• Author: Kaitlynn Fenley
  • Prep Time: 8 hours
  • Cook Time: 1 hour
  • Total Time: 9 hours
  • Yield: 1 loaf
  • Category: sourdough
  • Method: baking

Ingredients

  • 500 grams organic bread flour
  • 300 grams water
  • 100 grams sourdough starter
  • 10 grams sea salt
  • 40 grams maple syrup
  • 3 Tablespoons pecans, crushed
  • 30 grams pumpkin puree, strained*
  • 1 small apple, fresh, minced
  • 2 teaspoons cinnamon

Instructions

  1. It’s best to start the sourdough process before 9 am so you have enough time. Please check the notes section of this recipe for tips.
  2. In a large bowl, combine the starter, flour, maple syrup, and water.
  3. Knead the ingredients together until a uniform dough ball forms.
  4. Let the dough rest for 45 minutes.
  5. Wet your hands, and spray the dough with your water bottle. Sprinkle the salt over the dough, then knead it into the dough. Let rest for 30 more minutes.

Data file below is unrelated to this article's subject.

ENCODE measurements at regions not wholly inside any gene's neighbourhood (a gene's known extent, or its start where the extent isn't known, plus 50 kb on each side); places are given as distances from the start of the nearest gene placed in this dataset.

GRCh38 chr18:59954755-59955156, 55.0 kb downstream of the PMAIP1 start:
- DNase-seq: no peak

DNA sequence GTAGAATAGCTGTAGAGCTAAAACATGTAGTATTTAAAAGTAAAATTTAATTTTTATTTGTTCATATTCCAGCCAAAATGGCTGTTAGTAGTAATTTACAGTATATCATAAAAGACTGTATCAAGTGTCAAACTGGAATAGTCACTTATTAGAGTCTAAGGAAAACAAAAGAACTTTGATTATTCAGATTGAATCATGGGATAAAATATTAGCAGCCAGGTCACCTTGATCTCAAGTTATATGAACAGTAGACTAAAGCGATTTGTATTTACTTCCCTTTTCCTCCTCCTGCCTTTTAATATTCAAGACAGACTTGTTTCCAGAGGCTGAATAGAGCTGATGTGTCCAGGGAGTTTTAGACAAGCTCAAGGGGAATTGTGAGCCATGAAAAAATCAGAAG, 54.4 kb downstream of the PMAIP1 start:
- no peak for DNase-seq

6. Using a spray bottle filled with water, mist your clean countertop. Wet your hands and wet the top of the dough ball with the spray bottle. Turn the dough out onto the wet counter surface. Scrape out the bowl and rinse the inside of the bowl really well. Leave the bowl wet.
  7. Stretch and fold the dough. Stretch the top of the dough over the bottom, side over side, and bottom over top.
  8. Place the dough back in the bowl with the seam side down. Let the dough rest for 30 minutes.
  9. Stretch and Fold 1 + adding the fillings: Using a spray bottle filled with water, mist your clean countertop again. Wet your hands and wet the top of the dough ball with the spray bottle. Turn the dough out onto the wet counter surface.  Scrape out the bowl and rinse the inside of the bowl really well. Leave the bowl wet.